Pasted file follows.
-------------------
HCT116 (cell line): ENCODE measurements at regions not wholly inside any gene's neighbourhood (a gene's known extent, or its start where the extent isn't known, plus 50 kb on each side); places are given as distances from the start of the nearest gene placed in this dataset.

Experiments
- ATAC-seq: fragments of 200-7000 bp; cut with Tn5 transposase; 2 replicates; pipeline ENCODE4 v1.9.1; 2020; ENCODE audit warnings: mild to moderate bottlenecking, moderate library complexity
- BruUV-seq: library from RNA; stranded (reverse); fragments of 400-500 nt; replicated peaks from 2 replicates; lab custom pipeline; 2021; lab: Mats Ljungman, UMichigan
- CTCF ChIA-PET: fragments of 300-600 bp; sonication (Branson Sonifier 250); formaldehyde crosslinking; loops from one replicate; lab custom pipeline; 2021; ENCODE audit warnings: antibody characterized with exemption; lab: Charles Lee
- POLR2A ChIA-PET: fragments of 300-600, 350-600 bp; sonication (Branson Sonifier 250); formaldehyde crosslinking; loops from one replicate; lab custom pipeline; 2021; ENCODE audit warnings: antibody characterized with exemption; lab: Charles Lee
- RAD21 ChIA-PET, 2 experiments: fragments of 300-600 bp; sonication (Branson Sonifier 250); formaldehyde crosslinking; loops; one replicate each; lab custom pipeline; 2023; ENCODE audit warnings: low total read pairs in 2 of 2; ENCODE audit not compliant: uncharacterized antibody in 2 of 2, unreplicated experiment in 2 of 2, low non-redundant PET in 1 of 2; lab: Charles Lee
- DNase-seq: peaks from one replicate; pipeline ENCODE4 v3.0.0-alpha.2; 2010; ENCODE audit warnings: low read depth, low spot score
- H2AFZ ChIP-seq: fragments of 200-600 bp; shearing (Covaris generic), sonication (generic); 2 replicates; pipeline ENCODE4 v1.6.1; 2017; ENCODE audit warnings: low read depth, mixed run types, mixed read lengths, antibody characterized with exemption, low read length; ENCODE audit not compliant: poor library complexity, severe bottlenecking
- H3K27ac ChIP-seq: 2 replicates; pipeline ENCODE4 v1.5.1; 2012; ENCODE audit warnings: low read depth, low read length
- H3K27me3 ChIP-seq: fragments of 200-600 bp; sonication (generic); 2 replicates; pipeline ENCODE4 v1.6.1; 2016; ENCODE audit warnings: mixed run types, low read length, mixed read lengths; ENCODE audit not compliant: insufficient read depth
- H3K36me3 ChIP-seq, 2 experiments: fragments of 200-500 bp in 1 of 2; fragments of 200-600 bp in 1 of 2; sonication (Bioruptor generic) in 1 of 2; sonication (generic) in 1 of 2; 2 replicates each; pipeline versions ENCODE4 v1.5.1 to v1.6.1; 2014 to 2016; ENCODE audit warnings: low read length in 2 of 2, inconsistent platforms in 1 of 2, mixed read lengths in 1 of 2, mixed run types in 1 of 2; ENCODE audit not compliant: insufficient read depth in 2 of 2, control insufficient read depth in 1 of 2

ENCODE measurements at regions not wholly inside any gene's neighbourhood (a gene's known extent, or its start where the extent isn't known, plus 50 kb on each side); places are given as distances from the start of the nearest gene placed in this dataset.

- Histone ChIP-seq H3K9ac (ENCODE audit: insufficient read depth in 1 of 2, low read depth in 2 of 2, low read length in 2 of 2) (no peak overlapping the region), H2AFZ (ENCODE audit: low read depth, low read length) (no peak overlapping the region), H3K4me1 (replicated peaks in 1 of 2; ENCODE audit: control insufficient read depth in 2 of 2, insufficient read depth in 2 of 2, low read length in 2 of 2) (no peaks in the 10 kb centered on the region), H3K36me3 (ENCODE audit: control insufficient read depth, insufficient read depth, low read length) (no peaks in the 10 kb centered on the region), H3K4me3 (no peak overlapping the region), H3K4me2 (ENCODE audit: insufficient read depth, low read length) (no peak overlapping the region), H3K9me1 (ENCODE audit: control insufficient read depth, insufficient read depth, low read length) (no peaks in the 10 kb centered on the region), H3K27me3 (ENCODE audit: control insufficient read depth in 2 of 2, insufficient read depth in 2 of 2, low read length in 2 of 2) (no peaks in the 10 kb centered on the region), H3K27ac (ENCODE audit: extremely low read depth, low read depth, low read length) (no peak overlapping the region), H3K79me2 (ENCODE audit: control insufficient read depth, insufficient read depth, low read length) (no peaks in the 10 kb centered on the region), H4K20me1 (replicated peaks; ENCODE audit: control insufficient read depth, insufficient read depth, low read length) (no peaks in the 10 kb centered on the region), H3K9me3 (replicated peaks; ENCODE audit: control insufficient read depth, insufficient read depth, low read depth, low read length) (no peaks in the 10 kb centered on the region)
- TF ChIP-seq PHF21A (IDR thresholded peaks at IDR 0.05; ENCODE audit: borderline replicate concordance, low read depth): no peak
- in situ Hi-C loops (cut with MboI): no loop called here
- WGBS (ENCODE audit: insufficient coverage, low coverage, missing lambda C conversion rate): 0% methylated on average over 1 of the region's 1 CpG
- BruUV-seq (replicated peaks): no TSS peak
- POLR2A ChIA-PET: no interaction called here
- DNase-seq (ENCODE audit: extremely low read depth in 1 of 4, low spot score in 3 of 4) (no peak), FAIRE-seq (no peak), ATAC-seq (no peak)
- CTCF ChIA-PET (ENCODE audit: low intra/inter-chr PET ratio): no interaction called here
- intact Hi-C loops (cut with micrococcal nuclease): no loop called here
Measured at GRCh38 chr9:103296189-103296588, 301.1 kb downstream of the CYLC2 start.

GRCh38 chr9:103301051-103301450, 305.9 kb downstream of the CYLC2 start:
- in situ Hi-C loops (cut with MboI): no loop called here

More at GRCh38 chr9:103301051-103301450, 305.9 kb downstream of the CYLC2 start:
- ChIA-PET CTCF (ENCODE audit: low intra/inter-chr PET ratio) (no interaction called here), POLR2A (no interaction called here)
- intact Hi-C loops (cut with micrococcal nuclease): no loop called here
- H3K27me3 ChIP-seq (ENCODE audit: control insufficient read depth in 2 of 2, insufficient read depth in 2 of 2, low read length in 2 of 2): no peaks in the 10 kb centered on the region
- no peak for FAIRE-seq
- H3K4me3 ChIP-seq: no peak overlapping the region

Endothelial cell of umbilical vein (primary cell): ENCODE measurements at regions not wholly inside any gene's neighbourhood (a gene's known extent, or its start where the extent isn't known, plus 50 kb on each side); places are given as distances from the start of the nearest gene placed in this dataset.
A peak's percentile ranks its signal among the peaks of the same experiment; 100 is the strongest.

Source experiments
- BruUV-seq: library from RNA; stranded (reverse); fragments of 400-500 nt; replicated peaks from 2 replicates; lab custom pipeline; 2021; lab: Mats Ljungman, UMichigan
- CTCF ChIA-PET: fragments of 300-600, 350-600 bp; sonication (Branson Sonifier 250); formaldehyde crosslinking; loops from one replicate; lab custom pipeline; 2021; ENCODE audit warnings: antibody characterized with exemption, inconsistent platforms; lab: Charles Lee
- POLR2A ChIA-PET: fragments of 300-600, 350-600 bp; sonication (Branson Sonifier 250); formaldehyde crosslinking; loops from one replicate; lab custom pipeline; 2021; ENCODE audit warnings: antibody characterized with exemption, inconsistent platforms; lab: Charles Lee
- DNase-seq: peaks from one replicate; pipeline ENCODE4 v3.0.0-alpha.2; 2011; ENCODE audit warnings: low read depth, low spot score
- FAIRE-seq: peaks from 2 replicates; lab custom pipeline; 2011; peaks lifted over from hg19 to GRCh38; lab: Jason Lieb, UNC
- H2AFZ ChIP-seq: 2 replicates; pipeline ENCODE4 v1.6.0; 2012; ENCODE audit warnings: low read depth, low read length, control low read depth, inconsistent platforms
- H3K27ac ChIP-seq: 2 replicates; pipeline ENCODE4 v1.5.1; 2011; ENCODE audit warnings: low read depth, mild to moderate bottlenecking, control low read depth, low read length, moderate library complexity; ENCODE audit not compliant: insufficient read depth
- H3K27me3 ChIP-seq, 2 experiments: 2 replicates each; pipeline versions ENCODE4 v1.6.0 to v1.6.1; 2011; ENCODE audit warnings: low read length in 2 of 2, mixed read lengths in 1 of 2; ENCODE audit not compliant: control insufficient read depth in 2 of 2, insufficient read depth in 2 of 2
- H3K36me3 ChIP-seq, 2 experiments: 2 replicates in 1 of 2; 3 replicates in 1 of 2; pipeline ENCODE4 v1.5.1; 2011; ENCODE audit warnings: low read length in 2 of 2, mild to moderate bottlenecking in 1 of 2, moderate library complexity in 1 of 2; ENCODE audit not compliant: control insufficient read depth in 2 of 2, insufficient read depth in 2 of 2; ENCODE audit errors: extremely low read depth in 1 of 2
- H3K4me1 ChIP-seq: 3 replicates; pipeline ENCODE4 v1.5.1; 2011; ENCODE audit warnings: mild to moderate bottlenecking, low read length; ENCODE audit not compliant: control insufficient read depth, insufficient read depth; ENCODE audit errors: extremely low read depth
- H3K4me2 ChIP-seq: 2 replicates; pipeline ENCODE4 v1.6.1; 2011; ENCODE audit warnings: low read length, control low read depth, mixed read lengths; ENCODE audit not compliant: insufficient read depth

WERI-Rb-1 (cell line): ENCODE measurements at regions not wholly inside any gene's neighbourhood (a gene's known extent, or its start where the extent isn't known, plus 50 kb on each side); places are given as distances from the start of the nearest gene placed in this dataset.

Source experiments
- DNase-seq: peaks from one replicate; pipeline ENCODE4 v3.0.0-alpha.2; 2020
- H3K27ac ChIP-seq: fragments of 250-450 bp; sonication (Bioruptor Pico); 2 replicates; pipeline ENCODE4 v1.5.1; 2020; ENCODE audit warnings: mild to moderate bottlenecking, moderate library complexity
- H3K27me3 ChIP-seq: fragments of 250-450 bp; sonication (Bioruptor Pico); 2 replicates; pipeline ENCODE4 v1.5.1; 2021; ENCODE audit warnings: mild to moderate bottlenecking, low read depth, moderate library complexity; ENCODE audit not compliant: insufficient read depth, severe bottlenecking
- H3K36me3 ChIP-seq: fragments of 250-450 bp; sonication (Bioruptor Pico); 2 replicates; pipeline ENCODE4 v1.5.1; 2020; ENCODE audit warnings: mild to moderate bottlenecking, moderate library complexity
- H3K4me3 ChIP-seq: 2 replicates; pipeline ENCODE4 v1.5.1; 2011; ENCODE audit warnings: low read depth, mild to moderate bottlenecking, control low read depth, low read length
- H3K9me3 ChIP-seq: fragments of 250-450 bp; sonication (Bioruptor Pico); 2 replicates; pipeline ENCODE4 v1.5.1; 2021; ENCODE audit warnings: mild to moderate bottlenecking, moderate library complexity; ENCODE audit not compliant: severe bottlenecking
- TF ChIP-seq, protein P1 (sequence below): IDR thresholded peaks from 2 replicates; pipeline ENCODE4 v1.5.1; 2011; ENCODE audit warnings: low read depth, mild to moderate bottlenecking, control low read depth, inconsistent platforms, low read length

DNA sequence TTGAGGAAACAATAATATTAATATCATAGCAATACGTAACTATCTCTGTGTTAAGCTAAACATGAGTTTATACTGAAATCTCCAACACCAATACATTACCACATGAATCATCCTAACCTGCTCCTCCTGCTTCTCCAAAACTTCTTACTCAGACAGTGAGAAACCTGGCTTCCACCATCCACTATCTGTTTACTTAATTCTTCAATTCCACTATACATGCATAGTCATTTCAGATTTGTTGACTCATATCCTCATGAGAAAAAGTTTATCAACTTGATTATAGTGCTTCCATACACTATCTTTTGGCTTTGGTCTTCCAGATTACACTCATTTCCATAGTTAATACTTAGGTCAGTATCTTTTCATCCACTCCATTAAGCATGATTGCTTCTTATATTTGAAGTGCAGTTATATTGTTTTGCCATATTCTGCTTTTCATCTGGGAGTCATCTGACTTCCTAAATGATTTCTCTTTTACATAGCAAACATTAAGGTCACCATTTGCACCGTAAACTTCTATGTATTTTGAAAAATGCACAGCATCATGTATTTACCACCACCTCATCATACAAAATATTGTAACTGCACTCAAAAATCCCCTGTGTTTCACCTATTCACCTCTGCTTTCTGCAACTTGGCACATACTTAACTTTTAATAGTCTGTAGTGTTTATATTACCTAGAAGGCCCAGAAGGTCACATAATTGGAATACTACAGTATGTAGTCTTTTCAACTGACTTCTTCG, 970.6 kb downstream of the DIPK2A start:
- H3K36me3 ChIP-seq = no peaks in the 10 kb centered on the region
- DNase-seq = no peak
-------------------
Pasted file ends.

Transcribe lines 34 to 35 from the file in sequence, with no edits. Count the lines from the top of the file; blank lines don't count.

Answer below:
Source experiments
- BruUV-seq: library from RNA; stranded (reverse); fragments of 400-500 nt; replicated peaks from 2 replicates; lab custom pipeline; 2021; lab: Mats Ljungman, UMichigan